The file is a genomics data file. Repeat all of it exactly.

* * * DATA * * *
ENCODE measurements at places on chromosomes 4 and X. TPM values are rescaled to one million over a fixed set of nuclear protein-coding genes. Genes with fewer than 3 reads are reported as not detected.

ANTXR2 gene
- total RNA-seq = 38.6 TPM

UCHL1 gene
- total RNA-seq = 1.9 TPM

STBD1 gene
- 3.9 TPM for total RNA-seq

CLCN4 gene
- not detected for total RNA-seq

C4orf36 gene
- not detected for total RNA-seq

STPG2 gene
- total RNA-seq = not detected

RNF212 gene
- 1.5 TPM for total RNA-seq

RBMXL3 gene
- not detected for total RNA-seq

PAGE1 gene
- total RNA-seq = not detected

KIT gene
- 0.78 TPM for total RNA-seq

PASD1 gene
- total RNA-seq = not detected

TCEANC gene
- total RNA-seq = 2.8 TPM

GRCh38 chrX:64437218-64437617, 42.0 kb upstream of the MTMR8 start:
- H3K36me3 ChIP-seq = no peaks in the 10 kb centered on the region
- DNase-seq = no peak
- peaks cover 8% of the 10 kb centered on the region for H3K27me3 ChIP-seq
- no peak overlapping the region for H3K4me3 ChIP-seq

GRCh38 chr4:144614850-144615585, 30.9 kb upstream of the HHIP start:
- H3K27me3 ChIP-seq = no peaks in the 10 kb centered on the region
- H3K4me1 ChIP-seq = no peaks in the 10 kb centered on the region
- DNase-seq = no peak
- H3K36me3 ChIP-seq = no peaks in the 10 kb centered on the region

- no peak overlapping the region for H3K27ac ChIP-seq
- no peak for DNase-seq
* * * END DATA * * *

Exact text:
ENCODE measurements at places on chromosomes 4 and X. TPM values are rescaled to one million over a fixed set of nuclear protein-coding genes. Genes with fewer than 3 reads are reported as not detected.

ANTXR2 gene
- total RNA-seq = 38.6 TPM

UCHL1 gene
- total RNA-seq = 1.9 TPM

STBD1 gene
- 3.9 TPM for total RNA-seq

CLCN4 gene
- not detected for total RNA-seq

C4orf36 gene
- not detected for total RNA-seq

STPG2 gene
- total RNA-seq = not detected

RNF212 gene
- 1.5 TPM for total RNA-seq

RBMXL3 gene
- not detected for total RNA-seq

PAGE1 gene
- total RNA-seq = not detected

KIT gene
- 0.78 TPM for total RNA-seq

PASD1 gene
- total RNA-seq = not detected

TCEANC gene
- total RNA-seq = 2.8 TPM

GRCh38 chrX:64437218-64437617, 42.0 kb upstream of the MTMR8 start:
- H3K36me3 ChIP-seq = no peaks in the 10 kb centered on the region
- DNase-seq = no peak
- peaks cover 8% of the 10 kb centered on the region for H3K27me3 ChIP-seq
- no peak overlapping the region for H3K4me3 ChIP-seq

GRCh38 chr4:144614850-144615585, 30.9 kb upstream of the HHIP start:
- H3K27me3 ChIP-seq = no peaks in the 10 kb centered on the region
- H3K4me1 ChIP-seq = no peaks in the 10 kb centered on the region
- DNase-seq = no peak
- H3K36me3 ChIP-seq = no peaks in the 10 kb centered on the region

- no peak overlapping the region for H3K27ac ChIP-seq
- no peak for DNase-seq